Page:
“The snubbing intervention which started on May 9 has been successful and has stopped the subsurface gas flow,” Total’s Nigerian unit said in a statement yesterday following seepage at the Ibewa 16 well in the OML 58 license. “The cement seal of the well is now being finalized.”
Snubbing is a practice in which small pipes are introduced into the well to pump heavy fluids in to stop gas flow and block off the reservoir with cement plugs, according to the company. Total holds a license for the OML 58 project in a joint venture with the state oil company, Nigerian National Petroleum Corp.
Total had shut gas plants and crude wells in Obite, in the country’s oil-rich southern delta, following the leak at one of its facilities, which probably followed an incident during drilling on March 20, the French producer has said.
The company doesn’t have a date for restarting output at the Nigerian facilities, spokesman Fred Ohwahwa said today.
Total is also grappling with how to stop another leak at a well in the Elgin field in the North Sea which began March 25.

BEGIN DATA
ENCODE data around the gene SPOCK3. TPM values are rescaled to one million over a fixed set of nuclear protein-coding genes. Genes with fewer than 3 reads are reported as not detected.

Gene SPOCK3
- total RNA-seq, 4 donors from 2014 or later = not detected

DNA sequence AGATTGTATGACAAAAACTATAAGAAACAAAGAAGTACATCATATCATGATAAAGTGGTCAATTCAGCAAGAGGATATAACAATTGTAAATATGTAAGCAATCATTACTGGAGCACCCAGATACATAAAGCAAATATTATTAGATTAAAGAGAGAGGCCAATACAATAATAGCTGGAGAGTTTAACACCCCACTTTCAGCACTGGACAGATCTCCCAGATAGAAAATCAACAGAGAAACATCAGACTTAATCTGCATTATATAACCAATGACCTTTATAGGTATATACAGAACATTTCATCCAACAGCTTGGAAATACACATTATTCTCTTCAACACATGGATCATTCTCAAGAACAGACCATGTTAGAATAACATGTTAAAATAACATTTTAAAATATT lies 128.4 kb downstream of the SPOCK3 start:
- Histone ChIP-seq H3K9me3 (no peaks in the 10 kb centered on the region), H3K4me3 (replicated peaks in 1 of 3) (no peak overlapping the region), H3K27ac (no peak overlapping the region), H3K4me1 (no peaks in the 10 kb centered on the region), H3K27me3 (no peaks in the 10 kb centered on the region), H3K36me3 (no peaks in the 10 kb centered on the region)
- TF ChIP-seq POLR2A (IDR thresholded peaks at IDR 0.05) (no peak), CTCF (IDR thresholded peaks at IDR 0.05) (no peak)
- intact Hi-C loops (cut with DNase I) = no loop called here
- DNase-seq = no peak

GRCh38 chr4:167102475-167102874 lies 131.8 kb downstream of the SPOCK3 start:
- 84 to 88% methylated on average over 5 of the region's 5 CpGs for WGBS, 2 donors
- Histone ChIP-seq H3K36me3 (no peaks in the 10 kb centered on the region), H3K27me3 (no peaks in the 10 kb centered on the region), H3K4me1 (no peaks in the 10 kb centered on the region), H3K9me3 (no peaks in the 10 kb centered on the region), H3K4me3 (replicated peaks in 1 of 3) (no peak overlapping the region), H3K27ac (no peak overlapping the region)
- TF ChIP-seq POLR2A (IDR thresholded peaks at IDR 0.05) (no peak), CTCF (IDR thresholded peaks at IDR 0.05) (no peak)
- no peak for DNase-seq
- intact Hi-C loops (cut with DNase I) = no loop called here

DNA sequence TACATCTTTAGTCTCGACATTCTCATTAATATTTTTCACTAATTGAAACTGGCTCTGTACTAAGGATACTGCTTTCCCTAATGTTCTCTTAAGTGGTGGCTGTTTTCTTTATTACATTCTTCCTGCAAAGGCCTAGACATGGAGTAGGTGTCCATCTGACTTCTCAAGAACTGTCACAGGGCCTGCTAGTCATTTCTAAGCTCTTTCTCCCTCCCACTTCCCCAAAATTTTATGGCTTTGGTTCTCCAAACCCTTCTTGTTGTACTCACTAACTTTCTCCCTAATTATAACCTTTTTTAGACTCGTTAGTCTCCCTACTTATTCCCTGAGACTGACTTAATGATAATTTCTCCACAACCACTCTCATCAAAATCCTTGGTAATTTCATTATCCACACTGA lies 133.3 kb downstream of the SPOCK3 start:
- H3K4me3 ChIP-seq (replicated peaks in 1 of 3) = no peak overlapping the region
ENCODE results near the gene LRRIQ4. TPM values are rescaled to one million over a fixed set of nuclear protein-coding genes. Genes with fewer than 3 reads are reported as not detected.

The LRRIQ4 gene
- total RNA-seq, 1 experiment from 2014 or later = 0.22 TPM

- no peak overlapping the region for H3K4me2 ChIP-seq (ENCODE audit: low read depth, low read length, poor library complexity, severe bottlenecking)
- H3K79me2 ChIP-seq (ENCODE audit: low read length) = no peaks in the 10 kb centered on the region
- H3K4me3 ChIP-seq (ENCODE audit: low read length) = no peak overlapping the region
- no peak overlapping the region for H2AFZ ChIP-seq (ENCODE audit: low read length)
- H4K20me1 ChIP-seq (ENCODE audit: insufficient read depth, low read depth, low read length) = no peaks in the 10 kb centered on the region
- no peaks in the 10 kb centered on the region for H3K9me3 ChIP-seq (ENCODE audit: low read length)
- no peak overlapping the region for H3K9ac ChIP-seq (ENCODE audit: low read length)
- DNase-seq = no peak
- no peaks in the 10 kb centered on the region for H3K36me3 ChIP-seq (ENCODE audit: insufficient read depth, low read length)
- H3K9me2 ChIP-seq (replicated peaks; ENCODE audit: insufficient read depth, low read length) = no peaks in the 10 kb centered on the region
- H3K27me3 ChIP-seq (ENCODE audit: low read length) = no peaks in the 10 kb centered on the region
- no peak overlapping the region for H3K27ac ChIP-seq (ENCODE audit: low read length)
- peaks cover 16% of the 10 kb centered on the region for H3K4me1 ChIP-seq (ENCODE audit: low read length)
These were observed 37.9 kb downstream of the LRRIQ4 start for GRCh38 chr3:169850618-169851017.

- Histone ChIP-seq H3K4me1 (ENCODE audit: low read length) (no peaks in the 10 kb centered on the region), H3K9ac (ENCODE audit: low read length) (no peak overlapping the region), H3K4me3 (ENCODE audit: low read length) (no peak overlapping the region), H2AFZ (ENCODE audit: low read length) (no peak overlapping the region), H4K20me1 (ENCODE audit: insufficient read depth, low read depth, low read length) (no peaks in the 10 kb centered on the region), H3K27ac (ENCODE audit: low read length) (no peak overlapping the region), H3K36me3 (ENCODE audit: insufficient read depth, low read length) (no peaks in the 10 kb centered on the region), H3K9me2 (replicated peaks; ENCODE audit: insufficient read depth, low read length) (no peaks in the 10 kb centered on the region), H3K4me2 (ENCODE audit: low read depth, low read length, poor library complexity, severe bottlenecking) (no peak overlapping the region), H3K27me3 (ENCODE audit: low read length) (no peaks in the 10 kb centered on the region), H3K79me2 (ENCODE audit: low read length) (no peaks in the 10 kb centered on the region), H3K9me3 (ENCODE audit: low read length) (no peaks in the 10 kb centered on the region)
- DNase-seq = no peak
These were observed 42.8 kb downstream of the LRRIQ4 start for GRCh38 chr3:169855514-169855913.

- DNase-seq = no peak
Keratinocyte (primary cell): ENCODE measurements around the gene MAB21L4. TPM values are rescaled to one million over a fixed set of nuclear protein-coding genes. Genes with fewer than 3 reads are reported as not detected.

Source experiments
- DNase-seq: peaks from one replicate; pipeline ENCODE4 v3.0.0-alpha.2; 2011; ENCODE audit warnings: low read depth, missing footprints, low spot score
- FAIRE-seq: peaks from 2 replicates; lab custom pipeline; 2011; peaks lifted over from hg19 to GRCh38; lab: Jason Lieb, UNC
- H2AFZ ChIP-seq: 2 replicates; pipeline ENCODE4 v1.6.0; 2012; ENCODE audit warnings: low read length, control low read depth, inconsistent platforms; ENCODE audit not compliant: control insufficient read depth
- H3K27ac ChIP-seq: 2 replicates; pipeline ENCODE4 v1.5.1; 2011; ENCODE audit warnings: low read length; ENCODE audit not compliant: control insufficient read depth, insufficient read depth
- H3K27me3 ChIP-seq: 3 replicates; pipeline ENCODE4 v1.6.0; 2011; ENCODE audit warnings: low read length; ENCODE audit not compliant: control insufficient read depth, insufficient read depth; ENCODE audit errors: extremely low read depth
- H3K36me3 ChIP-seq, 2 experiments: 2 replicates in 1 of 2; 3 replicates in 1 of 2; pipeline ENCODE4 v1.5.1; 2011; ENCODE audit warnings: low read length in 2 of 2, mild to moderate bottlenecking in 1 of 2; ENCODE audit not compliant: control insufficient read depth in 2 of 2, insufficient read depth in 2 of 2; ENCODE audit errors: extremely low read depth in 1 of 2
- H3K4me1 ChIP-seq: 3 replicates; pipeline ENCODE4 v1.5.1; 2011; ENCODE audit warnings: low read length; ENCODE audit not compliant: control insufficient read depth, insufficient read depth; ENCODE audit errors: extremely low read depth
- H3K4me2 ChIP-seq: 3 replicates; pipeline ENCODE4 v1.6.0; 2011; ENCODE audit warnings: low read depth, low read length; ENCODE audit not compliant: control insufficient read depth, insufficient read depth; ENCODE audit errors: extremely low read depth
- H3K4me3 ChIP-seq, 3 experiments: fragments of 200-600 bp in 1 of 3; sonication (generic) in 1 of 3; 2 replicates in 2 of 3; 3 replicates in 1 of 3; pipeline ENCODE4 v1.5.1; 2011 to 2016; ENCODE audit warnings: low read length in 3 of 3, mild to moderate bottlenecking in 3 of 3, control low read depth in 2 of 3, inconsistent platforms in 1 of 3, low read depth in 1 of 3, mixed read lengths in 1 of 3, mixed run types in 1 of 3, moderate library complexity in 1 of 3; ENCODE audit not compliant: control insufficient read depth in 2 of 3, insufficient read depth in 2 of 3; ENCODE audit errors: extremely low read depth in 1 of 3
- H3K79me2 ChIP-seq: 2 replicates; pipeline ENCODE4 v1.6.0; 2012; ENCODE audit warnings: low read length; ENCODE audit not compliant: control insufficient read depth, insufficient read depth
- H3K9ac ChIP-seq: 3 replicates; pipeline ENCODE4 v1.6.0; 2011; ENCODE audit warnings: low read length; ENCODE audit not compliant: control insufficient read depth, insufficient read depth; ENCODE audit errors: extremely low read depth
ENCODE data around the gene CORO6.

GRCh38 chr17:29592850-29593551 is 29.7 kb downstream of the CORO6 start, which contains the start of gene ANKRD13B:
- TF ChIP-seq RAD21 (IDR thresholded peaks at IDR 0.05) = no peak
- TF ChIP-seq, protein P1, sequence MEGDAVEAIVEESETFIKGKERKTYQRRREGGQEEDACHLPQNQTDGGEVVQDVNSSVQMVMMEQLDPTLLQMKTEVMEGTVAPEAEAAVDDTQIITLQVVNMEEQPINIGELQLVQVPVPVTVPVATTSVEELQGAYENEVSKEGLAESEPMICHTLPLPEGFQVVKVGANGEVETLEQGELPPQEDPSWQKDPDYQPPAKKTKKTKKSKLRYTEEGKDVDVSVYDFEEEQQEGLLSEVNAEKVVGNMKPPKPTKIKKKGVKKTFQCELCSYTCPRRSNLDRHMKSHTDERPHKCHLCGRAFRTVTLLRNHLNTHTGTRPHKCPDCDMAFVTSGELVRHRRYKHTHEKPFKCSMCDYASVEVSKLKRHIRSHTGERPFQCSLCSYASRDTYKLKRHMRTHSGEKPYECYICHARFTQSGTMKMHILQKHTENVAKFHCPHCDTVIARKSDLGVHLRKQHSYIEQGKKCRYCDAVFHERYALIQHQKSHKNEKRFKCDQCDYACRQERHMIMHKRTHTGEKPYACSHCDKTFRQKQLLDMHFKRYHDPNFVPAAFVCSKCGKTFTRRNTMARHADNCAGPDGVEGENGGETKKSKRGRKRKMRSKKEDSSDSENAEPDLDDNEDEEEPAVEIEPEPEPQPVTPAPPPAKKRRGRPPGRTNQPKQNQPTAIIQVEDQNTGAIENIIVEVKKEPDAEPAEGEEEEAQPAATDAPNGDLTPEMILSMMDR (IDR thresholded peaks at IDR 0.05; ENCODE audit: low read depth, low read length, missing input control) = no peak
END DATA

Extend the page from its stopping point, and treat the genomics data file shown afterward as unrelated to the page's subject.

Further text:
The company, based in Paris, plans to stop seepage at the G4 well at Elgin within “a few days,” weather permitting, Chief Executive Officer Christophe de Margerie reiterated today at a conference in Adelaide. That leak will end up costing Total $300 million to $400 million in lost production, without taking into account money spent on plugging it, he said last week.
In addition to the Nigerian and U.K. leaks and subsequent shutdowns, Total’s output will also be cut by an explosion on a gas pipeline operated by Yemen LNG, whose biggest shareholder is the French company. The pipeline has been closed since a bomb blast last month.
The leaks and halts have raised questions about whether Total can achieve long-term production growth targets. The explorer is sticking to a growth outlook of 2.5 percent a year on average through 2015, de Margerie said May 11.
A restart of Elgin at year-end would lead to unchanged output in 2012, Chief Financial Officer Patrick de la Chevardiere said April 27 during a conference call on first- quarter earnings in which he detailed the consequences of the leaks and production halts.
The company is losing the equivalent of about 50,000 barrels of oil a day at the Elgin and Franklin fields and the equivalent of 5,000 to 7,000 barrels in Yemen out of an overall share of 70,000 barrels of oil equivalent a day, de la Chevardiere said. Lost production in Nigeria due to the leak is the equivalent of about 20,000 barrels of oil a day.
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